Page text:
starting today, every blogger and his mama are going to be talking about the shuttle disaster. you will read through a million blogs before you find out more about what actually happened to cause the explosion. you certainly will have a wealth of tangential information (if you can call that wealth), but the core truth of the matter will become distributed like light through a house of glass and mirrors after an earthquake. take away one shard/blog and what do you have? an imperceptible loss of value. add another million shard/blogs and what do you have, very little more light.
now the analogy breaks down because these blogshards are more like transducers of light with their own power supply than inert glass, so they add their own light which may amplify, distort, color and block out the original source. but they do so without any coordination or direction. they merely zoom in on a few reliable sources of light, link and then do their translating/transducing business. what you get is a marvel of emergent behavior, but it is still incomprehensible. you cannot ask anything of the blogosphere and get a coherent answer. for that, your best bet is to go back to the source and make your own interpretation from that.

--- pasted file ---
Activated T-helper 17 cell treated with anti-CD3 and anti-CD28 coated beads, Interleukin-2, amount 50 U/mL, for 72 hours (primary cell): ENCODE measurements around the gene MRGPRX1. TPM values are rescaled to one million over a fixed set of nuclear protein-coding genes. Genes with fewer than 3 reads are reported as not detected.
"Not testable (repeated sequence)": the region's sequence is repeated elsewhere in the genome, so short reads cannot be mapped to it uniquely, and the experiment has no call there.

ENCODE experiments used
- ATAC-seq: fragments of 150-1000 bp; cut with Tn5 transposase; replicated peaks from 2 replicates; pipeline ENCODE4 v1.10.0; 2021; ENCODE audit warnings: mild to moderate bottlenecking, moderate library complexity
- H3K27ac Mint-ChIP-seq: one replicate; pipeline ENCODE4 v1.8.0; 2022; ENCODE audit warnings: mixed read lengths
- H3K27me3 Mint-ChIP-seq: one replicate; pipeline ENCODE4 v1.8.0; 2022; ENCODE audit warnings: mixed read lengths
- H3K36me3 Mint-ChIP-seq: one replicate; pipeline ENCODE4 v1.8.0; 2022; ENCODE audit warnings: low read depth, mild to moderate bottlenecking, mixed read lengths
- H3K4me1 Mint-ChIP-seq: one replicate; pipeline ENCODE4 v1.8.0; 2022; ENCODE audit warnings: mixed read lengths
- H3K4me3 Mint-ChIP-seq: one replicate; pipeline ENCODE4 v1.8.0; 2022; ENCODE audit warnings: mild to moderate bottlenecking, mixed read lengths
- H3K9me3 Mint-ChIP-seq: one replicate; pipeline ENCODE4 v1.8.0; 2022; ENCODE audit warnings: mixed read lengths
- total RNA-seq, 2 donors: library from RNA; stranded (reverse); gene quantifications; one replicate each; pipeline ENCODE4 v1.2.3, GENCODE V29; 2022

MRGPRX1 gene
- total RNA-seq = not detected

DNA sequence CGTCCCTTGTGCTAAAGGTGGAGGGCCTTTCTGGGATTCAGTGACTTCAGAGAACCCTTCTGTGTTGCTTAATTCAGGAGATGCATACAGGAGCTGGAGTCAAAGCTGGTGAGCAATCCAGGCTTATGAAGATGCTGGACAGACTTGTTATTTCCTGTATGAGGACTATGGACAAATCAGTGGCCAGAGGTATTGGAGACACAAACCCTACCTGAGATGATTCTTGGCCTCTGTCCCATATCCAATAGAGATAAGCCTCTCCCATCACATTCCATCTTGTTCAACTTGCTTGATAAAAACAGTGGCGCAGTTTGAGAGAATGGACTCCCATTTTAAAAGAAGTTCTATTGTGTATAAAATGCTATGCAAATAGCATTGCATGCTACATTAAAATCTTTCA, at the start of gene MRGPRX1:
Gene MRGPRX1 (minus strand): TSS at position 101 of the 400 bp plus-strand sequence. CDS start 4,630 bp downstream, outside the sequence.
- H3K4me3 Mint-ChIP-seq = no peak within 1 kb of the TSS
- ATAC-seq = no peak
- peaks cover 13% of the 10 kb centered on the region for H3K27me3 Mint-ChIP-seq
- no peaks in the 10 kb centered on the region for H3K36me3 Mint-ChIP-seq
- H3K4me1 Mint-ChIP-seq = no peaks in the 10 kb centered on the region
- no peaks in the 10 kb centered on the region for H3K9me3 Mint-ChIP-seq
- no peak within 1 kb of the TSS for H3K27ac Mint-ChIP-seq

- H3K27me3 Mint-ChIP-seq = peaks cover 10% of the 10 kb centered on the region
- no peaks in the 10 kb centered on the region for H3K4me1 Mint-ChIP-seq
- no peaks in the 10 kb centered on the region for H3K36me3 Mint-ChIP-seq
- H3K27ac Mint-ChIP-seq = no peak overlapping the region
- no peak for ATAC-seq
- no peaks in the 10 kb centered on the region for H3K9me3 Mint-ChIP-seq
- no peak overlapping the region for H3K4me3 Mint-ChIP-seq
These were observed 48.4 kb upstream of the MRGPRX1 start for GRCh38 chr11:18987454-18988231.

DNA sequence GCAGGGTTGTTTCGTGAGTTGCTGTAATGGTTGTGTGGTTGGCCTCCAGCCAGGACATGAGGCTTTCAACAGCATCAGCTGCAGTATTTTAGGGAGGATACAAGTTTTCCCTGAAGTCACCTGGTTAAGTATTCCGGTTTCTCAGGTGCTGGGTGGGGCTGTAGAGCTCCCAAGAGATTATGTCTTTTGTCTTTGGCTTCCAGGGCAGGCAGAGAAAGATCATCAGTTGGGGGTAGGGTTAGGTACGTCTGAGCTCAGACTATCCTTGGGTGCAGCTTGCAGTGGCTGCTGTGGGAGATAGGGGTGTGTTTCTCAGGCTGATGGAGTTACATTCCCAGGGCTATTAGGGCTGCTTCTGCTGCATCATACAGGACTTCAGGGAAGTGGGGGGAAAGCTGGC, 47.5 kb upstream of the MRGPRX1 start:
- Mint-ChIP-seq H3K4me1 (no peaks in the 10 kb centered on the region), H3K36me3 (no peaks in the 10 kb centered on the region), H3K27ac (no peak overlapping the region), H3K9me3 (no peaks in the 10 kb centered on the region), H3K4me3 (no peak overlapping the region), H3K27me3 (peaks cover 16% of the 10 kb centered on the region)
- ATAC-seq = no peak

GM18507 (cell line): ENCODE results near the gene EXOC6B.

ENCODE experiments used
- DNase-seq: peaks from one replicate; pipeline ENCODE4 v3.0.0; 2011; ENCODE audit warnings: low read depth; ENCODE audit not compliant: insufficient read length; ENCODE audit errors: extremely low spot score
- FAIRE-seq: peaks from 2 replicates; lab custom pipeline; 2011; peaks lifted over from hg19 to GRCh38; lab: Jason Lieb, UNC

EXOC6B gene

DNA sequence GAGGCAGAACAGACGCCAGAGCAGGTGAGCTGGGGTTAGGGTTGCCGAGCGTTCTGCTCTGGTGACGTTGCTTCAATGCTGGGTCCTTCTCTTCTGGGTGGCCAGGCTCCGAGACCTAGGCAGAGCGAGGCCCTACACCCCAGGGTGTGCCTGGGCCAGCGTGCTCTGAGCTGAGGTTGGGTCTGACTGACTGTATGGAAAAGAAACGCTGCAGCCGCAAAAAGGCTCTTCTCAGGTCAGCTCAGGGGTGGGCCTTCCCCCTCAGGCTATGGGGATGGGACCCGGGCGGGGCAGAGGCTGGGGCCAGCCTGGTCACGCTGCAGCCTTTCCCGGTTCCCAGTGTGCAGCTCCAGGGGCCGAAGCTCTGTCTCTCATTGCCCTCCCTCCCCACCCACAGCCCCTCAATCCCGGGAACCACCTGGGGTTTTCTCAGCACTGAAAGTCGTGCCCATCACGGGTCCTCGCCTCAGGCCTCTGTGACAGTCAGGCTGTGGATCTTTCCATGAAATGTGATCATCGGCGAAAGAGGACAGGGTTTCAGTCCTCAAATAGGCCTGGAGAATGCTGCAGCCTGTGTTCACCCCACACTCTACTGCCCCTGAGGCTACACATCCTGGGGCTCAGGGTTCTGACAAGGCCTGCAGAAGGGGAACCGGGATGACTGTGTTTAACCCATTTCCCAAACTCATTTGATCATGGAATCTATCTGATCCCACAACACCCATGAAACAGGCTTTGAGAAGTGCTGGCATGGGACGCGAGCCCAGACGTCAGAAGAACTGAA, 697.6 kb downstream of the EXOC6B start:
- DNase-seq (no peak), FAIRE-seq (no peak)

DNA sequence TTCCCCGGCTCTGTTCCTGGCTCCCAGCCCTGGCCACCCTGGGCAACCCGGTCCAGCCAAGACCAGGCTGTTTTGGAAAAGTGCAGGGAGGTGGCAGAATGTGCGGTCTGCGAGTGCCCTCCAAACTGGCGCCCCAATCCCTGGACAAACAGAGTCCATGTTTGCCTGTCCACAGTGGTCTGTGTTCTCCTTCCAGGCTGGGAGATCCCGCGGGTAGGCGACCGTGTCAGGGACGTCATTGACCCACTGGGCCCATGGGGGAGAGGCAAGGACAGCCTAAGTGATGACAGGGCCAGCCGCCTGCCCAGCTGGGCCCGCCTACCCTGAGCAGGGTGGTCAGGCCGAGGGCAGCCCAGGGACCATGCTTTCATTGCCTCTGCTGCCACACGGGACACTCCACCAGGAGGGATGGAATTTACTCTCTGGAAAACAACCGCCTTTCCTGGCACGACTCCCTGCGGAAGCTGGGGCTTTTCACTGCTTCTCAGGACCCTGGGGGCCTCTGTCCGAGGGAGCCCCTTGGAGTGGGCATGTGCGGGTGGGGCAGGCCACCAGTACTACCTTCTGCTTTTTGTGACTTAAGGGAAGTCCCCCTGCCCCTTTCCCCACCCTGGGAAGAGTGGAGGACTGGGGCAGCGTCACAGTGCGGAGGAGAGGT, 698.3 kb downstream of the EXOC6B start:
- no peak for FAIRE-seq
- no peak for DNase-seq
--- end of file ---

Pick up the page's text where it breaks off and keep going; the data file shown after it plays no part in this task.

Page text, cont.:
now that i've used the word 'coherent' in the context of light...
what if you could smartly coordinate all these blogshards in such a way that they continually reflect upon their collective reflections and transductions? what if you made it impossible for light to escape the blogosphere until it had reached a certain threshold of uniformity? what if you designed a chamber in which all the little mirrors with all their own sources of power focused issue by issue until they had a resolution? and finally what if you looked not at the reflection business but the resolved light? you would be blinded by the power of that light because you would be staring into a laser!
building that chamber is my aim. until that time, i view the blogosphere as a house of broken mirrors reflecting the news of the day every which way. very nice for the connoisseur of the eclectic, but practically useless for seekers of verified knowledge.